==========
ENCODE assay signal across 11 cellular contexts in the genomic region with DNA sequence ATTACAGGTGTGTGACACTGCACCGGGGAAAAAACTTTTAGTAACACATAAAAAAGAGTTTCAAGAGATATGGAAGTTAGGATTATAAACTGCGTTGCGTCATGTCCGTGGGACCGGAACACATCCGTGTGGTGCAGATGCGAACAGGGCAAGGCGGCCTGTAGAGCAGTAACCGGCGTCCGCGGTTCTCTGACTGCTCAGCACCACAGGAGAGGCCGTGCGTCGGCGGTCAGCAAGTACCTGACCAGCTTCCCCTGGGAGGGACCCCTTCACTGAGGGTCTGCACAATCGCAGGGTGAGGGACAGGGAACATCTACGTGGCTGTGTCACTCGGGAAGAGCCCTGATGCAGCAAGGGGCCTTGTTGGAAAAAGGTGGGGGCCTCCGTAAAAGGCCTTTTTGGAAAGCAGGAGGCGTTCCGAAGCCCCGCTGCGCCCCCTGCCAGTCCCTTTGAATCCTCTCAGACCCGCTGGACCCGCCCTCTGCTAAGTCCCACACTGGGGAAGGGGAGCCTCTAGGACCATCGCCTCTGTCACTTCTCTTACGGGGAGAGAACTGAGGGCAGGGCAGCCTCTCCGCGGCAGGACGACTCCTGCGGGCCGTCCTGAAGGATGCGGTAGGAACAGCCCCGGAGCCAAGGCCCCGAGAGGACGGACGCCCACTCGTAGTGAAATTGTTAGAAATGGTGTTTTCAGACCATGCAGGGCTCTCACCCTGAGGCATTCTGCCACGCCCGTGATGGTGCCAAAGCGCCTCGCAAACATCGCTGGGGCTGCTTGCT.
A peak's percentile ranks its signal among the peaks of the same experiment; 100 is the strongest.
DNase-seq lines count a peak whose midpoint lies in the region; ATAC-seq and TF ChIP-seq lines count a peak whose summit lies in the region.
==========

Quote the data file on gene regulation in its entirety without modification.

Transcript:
ENCODE assay signal across 11 cellular contexts in the genomic region with DNA sequence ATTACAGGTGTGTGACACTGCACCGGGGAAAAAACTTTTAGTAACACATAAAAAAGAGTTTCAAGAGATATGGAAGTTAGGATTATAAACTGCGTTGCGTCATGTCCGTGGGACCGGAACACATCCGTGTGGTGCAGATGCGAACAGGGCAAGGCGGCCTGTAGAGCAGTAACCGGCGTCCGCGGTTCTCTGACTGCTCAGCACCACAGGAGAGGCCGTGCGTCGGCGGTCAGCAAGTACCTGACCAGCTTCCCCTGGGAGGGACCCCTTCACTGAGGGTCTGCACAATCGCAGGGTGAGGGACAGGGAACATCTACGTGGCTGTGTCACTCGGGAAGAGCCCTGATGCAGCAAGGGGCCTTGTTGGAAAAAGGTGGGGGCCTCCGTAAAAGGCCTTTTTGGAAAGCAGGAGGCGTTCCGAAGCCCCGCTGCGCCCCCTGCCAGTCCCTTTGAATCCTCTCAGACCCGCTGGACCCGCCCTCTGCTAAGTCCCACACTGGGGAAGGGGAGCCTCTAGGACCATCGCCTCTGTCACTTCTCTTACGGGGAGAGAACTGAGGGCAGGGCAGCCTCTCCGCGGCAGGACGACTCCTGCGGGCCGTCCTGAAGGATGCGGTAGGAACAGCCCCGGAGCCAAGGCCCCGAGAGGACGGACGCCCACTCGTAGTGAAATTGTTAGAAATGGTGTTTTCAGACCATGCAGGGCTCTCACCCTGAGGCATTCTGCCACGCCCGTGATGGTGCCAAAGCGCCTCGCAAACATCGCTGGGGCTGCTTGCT.
A peak's percentile ranks its signal among the peaks of the same experiment; 100 is the strongest.
DNase-seq lines count a peak whose midpoint lies in the region; ATAC-seq and TF ChIP-seq lines count a peak whose summit lies in the region.